Legal Provisions Regarding “Offences against the Public Tranquility” in India – Section 141 of IPC

Unlawful Assembly:

Scope:

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Section 141 defines “Unlawful Assembly”. Sec. 142 explains the provisions about being member of unlawful assembly. Sec. 143 prescribes punishment. Sec. 144 states about joining unlawful assembly armed with deadly weapons. Sec. 145 states about joining or continuing in unlawful assembly, knowing it has been commanded to disperse.

Definition:

Sec. 141 defines “Unlawful Assembly”.

Sec. 141. Unlawful assembly:

An assembly of five or more persons is designated an “unlawful assembly”, if the

First:

To overawe by criminal force, or show of criminal force, the Central or any State Government or Parliament or the legislature of any State, or any public servant in the exercise of the lawful power of such public servant; or

Second:

To resist the execution of any law, or of any legal process; or

Third:

To commit any mischief or criminal trespass, or other offences; or

Fourth:

By means of criminal force, or show of criminal force, to any person, to take or obtain possession of any property, or to deprive any person of the enjoyment of a right of way, or of the use of water or other incorporeal right of which he is in possession or enjoyment, or to enforce any right or supposed right; or

Fifth:

By means of criminal force, or show of criminal force, to compel any person to do what he is not legally bound to do, or to omit to do what he is legally entitled to do.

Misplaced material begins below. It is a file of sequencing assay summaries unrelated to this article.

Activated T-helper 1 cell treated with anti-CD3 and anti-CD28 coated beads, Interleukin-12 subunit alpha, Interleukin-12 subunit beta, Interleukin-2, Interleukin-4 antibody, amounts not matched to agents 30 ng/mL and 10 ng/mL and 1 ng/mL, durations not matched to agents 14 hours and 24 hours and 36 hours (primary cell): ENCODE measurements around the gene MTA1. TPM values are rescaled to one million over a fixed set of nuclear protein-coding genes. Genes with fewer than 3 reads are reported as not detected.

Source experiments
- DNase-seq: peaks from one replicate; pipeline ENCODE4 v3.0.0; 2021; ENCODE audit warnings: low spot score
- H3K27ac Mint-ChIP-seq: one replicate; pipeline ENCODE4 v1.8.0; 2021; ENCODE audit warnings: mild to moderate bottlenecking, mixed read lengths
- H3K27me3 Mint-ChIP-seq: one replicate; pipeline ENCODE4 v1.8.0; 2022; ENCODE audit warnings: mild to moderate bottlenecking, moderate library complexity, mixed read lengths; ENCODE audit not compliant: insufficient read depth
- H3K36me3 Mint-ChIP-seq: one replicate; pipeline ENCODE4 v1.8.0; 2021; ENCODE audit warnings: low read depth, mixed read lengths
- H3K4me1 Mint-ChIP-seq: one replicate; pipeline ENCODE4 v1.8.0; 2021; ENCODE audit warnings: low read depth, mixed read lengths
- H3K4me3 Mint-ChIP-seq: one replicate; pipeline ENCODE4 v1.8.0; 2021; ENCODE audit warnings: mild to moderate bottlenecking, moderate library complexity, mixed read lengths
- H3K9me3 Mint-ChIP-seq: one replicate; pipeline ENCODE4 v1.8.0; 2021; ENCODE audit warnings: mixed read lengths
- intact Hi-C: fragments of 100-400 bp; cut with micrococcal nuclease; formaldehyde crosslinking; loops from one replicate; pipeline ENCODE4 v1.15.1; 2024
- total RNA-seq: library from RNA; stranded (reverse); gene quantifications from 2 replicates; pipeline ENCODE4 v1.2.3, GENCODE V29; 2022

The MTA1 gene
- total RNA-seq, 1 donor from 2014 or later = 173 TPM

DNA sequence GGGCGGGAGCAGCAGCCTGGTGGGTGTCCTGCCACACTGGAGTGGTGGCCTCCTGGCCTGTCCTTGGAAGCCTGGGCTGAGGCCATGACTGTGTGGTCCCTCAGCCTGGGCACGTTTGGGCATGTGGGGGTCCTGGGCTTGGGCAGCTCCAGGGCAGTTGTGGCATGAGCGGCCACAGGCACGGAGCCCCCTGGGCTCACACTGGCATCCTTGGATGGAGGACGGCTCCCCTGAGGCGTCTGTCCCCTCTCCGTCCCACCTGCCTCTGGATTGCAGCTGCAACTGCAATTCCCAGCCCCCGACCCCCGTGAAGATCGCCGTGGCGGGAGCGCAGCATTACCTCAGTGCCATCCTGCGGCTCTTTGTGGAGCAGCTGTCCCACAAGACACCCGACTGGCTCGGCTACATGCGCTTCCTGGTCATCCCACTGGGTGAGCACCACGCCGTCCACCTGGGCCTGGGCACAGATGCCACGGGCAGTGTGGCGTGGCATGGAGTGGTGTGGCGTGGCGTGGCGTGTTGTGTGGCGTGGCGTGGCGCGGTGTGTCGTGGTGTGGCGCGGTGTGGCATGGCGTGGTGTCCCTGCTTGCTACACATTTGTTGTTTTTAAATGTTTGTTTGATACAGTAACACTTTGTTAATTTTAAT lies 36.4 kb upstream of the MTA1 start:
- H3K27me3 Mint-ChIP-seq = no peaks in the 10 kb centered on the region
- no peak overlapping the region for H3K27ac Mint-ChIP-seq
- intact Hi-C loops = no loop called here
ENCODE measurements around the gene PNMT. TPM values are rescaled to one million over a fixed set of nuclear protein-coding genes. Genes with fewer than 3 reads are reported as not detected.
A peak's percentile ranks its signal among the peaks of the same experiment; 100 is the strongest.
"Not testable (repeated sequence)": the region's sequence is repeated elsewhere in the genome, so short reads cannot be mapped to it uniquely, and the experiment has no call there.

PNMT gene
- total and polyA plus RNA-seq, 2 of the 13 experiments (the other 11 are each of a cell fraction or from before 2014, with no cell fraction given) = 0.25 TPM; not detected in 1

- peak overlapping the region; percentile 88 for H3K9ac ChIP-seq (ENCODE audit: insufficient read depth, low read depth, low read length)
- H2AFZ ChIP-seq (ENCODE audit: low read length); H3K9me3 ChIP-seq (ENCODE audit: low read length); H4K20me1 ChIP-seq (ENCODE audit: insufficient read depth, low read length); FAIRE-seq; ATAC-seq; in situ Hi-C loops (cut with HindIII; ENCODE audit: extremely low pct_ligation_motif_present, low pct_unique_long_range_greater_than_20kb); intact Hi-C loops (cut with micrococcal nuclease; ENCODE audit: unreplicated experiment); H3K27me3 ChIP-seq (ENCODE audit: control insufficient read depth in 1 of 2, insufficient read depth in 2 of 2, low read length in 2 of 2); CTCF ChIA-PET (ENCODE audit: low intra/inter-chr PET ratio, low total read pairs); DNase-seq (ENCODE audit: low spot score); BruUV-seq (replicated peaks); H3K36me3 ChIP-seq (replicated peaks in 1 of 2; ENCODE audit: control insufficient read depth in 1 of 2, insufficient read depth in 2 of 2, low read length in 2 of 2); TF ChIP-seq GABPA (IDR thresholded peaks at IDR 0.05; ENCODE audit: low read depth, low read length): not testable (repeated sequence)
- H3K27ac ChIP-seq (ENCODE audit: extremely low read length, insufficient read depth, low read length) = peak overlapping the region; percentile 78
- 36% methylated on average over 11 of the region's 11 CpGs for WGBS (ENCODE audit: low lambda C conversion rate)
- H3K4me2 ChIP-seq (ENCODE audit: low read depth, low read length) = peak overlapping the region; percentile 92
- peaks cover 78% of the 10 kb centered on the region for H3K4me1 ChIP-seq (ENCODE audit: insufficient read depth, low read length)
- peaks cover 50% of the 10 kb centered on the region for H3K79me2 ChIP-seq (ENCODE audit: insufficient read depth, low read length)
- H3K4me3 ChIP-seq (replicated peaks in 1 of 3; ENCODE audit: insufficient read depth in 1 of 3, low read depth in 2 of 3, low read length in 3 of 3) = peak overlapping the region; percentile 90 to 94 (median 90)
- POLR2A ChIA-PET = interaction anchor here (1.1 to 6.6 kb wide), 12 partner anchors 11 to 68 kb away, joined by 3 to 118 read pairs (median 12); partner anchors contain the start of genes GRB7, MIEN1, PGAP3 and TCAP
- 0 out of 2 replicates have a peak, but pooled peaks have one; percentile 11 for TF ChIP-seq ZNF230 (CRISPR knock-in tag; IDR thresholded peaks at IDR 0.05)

An assembly, which was not unlawful when it assembled, may subsequently become an unlawful

Important Points:

A. Ingredients of Section 141:

1. There must be an assembly of five or more persons.

2. The common object of such assembly must be unlawful.

3. The object must be one of the FIVE objects specified in the Section 141.

4. The objects of unlawful assembly are,—

(i) To overawe by criminal force, or show of criminal force against the Central or State Governments or any public servant etc.

(ii) To resist the execution of any law or of any legal process;

(iii) To commit any mischief or criminal trespass or other offence;

(iv) By using criminal force or showing criminal force to any person to take any person or property or deprive enjoyment of a right of way of any person or the use of water or other incorporeal right, etc.;

(v) By using or showing criminal force to compel any person to do an illegal act.

5. An assembly which was not unlawful, when it assembled may afterwards becomes an unlawful assembly.

B. Mere Presence:

Mere presence of a person at the place, where the members of an unlawful assembly have gathered, does not incriminate him. The members of an unlawful assembly must possess the common object of doing any one of the objects mentioned in Sec. 141. An assembly of less than 5 persons is not an unlawful assembly.

C. Number of Persons:

An unlawful assembly shall be consisting five or more persons. If the persons below than five, i.e., are 4 or 3 or 2, it cannot be called as unlawful assembly.

D. Overt act:

Before a Court is satisfied that an accused is a member of unlawful assembly, the prosecution must prove either from the wrong-doer’s active participation or otherwise that he shared the common intention of the unlawful assembly. It is not necessary that the accused should be guilty of any overt act.

It is sufficient if it is shown that as a participant of the unlawful assembly he was sharing the common object of the same.

E. Common Object:

There are five kinds of common objects narrated in Sec. 141. The assembly of five or more persons to be called as unlawful assembly, if they have common object of one or more objects mentioned in the Section.